RX-77 joined Watsi on June 26th, 2015. 13 other people also joined Watsi on that day! RX-77's most recent donation traveled 3,100 miles to support Mugume, a father from Uganda, to treat a painful swelling.
RX-77 has funded healthcare for 17 patients in 8 countries.
RX-77 has funded healthcare for 17 patients in 8 countries.
Mugume is a 39-year-old married man from Uganda who has four children. He and his wife are peasant farmers, and he also does some trading to earn additional money. Even with the extra work, the family's income is minimal, making it difficult to save funds and also provide for the family's needs. Mugume has lived with left scrotal swelling since February 1996. He visited a hospital that year and was diagnosed with a hernia. Over the years, the swelling has increased, making him feel uncomfortable and weak. Mugume visited a hospital again last year and was correctly diagnosed with a hydrocele. A hydrocele is a sac of watery fluid around one or both testicles that causes swelling in the scrotum or groin. The fluid comes from the abdomen and travels along the same paths that the testes follow when they descend into the scrotum before or shortly after birth. While hydroceles may occur at any age, the cause of their development is generally unknown. Mugume will need surgery to treat the hydrocele. During the operation, the surgeon will make a small incision in the scrotum to remove the sac of fluid and then use stitches to close the path between the scrotum and abdomen so that no more fluid can accumulate. The process for Mugume to receive free surgical care has been lengthy, and his family cannot afford to pay for his treatment in a private hospital. If not treated, he will continue experiencing pain and discomfort. “The process for me to get free surgery has become very long, and I’ve lost hope that I will get treatment," shares Mugume. For $185, Mugume will undergo a hydrocele repair to decrease the scrotal swelling. Funding also covers the cost of a three-night hospital stay, an ultrasound scan, and medicine to prevent infection. Mugume hopes to have a successful operation so that he can concentrate on agriculture to earn more money for his family. "I will be glad if you help me," he says.
Two-year-old Aayush from Nepal is usually a quiet child. While playing on the porch in front of his house, Aayush fell down, fracturing his left femur. “Since the injury, he has been in a lot of pain and cries all the time,” shares our medical partner, Possible. In addition to the pain, Aayush’s leg is quite swollen and can't bear weight. “He can no longer stand on the injured leg and does not even crawl like he used to,” explains Possible. Doctors at Possible have assessed Aayush's injuries and recommended a course of treatment to help his leg heal. His treatment includes a hip spica, a type of plaster that covers both legs from the ankles up to the belly button. It will limit his overall movement allowing the fractured femur to heal. Aayush’s father works in India to support the family and his mother tends to their family farm to make ends meet. They are unable to afford the $224 treatment cost, which includes surgery, medication, a hospital stay, and casting. After treatment, Aayush e will be able to regain use of his leg and live pain free after a few weeks of recovery. Let's help Aayush walk again!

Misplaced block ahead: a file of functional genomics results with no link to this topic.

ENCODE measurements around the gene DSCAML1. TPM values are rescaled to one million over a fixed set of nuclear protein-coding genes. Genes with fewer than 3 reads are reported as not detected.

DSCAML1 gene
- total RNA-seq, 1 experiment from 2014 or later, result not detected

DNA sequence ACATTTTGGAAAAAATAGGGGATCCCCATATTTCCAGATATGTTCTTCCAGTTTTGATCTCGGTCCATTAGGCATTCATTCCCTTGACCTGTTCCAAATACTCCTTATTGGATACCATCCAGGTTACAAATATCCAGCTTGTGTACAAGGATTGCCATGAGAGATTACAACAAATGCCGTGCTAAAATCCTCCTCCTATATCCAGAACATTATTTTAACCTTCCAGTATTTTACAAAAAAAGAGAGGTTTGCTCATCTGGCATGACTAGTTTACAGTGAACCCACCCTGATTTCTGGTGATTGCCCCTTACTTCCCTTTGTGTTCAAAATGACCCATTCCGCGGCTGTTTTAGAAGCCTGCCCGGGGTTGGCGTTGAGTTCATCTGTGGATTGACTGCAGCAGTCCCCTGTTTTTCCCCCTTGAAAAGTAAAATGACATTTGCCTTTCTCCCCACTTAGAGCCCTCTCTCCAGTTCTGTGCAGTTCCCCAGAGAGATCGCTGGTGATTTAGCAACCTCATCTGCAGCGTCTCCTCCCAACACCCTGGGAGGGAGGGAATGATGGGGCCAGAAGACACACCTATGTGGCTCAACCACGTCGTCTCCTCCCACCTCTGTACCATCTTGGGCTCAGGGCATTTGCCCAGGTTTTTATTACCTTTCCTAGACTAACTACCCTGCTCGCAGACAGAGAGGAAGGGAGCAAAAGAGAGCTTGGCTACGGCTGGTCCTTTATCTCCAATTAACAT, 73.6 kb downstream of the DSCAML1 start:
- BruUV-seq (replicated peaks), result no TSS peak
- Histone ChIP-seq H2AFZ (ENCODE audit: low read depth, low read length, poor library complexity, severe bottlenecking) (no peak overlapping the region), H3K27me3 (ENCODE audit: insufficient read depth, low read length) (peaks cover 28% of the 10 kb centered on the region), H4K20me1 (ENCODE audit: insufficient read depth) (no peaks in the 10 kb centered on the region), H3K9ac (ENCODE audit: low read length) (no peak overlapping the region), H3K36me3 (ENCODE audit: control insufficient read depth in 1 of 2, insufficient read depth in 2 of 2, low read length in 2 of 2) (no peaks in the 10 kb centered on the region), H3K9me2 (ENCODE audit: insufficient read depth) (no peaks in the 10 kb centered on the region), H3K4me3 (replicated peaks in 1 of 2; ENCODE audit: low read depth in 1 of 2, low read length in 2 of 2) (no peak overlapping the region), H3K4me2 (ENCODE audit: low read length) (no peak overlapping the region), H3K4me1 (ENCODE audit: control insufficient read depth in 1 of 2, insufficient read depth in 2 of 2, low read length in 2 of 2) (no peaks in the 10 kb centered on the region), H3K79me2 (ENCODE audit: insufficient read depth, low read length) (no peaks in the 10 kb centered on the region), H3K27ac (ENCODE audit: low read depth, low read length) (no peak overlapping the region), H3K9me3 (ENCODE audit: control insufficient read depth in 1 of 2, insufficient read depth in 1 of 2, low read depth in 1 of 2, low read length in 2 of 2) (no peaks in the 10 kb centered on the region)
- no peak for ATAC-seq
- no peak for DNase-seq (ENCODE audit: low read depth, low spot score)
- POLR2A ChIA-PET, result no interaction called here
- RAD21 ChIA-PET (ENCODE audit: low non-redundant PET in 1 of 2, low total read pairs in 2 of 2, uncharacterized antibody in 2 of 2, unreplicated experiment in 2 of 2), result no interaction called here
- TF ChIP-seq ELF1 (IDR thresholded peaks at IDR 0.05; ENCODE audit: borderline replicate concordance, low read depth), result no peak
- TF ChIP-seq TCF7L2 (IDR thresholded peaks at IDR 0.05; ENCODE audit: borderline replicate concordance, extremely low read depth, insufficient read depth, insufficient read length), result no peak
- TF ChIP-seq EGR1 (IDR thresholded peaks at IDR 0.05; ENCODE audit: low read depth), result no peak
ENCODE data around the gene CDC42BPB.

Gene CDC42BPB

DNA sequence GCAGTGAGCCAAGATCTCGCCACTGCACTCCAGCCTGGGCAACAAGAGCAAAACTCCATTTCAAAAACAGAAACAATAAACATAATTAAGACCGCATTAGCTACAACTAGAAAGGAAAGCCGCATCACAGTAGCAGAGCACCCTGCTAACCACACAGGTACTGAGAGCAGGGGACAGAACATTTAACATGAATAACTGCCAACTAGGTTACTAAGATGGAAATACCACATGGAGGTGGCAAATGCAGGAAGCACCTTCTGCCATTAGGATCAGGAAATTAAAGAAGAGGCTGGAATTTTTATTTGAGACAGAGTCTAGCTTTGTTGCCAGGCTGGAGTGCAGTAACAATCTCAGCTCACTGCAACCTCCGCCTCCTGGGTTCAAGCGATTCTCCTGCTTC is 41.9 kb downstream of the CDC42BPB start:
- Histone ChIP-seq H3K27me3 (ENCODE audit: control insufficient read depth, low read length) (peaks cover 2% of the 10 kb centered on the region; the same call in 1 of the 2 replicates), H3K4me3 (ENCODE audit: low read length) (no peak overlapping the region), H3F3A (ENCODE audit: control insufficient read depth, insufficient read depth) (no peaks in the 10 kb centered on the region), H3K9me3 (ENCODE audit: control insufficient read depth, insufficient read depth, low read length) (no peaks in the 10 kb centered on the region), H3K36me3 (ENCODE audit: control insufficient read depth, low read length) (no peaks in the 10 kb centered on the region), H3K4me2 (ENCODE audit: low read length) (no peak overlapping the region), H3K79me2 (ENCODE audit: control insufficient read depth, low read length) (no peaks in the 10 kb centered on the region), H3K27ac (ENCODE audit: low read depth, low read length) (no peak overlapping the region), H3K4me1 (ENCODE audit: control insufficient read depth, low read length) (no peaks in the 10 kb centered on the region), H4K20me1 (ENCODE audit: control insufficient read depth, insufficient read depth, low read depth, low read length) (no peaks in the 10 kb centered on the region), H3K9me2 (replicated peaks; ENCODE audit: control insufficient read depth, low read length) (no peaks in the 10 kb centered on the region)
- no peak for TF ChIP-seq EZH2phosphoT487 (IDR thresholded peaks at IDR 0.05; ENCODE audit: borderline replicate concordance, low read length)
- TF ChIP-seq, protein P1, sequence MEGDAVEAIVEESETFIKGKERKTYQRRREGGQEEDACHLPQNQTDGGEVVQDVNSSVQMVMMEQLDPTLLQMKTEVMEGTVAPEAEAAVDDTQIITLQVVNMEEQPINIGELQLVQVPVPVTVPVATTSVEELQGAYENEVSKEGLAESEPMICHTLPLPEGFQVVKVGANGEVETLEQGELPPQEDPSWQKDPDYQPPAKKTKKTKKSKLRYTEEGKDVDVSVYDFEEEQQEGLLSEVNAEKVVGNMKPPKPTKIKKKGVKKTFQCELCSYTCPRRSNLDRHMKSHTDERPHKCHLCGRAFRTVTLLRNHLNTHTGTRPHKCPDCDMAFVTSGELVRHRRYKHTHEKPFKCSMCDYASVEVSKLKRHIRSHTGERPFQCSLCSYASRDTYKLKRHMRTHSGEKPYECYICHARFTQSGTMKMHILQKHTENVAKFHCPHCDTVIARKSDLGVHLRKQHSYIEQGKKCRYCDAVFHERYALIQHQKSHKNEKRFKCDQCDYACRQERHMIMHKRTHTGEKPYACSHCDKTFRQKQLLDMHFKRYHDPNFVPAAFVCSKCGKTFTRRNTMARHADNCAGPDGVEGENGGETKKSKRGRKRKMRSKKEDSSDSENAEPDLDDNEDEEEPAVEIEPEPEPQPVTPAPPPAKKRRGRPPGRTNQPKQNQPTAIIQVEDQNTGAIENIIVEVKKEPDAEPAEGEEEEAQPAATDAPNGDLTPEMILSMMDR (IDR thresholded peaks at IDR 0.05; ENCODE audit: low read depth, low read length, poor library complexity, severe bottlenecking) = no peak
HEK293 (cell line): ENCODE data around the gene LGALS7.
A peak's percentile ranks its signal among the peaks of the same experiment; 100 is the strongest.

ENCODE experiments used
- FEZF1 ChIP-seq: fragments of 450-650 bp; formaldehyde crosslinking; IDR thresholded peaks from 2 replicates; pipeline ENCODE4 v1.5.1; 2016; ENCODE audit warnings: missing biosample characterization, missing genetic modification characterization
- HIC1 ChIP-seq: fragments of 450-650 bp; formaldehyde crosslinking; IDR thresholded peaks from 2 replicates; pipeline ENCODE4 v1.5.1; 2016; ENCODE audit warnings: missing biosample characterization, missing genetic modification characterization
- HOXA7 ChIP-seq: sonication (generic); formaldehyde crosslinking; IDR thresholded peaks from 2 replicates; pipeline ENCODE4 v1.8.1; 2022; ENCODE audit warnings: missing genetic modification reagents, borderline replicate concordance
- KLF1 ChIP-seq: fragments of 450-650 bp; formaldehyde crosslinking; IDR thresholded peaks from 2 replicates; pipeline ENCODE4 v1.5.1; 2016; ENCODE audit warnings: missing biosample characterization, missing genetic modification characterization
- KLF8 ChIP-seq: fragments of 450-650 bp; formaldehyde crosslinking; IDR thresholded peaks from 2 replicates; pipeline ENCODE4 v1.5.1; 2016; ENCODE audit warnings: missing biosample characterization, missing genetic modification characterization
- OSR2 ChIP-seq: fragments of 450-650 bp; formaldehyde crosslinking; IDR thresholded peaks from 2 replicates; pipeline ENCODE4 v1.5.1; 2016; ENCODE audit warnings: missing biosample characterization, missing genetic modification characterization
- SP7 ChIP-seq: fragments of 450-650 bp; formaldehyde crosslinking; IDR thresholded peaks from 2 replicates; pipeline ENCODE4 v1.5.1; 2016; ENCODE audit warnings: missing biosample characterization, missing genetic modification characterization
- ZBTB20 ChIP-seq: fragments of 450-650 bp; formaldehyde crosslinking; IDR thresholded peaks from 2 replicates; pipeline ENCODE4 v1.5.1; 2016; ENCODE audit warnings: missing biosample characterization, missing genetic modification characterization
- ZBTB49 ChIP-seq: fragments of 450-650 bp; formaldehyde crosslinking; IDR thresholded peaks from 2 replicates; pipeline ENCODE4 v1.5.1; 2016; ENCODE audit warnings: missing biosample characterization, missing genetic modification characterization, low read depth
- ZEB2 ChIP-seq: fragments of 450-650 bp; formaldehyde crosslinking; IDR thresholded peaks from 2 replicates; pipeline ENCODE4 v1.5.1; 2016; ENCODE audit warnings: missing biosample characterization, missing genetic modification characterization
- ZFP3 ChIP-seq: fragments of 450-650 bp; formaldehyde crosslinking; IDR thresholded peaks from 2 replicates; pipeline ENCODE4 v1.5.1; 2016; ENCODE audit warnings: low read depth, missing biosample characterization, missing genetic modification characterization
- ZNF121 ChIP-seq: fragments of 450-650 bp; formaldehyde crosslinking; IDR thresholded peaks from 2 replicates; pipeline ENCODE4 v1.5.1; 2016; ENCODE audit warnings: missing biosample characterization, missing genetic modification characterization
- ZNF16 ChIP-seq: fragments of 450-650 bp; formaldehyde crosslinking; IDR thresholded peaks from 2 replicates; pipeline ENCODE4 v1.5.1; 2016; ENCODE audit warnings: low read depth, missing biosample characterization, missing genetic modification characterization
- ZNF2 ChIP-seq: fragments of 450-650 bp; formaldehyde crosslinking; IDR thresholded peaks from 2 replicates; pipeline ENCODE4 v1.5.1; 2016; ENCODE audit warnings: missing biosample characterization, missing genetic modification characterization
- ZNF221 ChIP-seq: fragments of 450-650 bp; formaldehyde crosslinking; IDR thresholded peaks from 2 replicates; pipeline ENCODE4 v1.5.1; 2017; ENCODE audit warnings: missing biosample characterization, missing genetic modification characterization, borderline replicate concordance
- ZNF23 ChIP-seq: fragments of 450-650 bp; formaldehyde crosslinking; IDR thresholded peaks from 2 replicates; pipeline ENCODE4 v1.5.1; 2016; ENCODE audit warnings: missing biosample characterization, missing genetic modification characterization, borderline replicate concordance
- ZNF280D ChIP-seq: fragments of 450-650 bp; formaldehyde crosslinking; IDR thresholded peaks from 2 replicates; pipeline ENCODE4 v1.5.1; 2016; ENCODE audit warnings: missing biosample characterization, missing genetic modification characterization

Meet Magejjo, a 28-year-old Ugandan man who enjoys listening to music and watching soccer. He is a fan of the Arsenal soccer team. Three years ago, Magejjo developed swelling in his inguinal scrotal region that has since been diagnosed as a hernia—a protrusion of the intestines through the abdominal wall. Our medical partner, African Mission Healthcare Foundation (AMHF), tells us, “After eating he feels abdominal pain and feels bloated.” Magejjo works as an office messenger, but sometimes he misses work due to his medical condition. He says, “The swelling is so big that it makes me feel uncomfortable when I am with people.” Though Magejjo was advised to have surgery in 2015, he could not afford the procedure. “If not treated, Magejjo may suffer intestinal obstruction, incarceration and/or strangulation,” says AMHF. For $220, Magejjo will undergo surgery to return the herniated tissue to the abdominal cavity and repair the weakened tissue in the abdominal wall. The surgery will prevent intestinal obstruction, incarceration and/or strangulation. After surgery, Magejjo hopes to work more effectively and secure his job so that he can begin to save money and eventually start his own business.
"I am unhappy that I have ear discharge and ear pain, and it is difficult to communicate with other people,” says Sovannay, a 34-year-old wife and mother who works as a farmer in Cambodia. Sovannay came to our medical partner, Children’s Surgical Centre (CSC), seeking treatment for chronic otitis media, an infection of the middle ear that causes inflammation of the tympanic membrane (eardrum). Sovannay has lived with this condition for 30 years, as she was always unable to afford treatment. “Sovannay began having recurrent discharge and hearing loss from both ears when she was four years old,” CSC tells us. “This condition has caused her to have a perforated tympanic membrane on each side.” The discharge that Sovannay is experiencing is fluid that drains from her ears through the perforated eardrums. For $598, Sovannay will undergo a myringoplasty on each ear to repair the tears in her eardrums. Funding also pays for up to two days of hospital care, medicine, and three follow-up appointments in the first four weeks after each surgery. “After a myringoplasty on each side,” explains CSC, “Sovannay's ear discharge will stop, and she will have improved hearing.”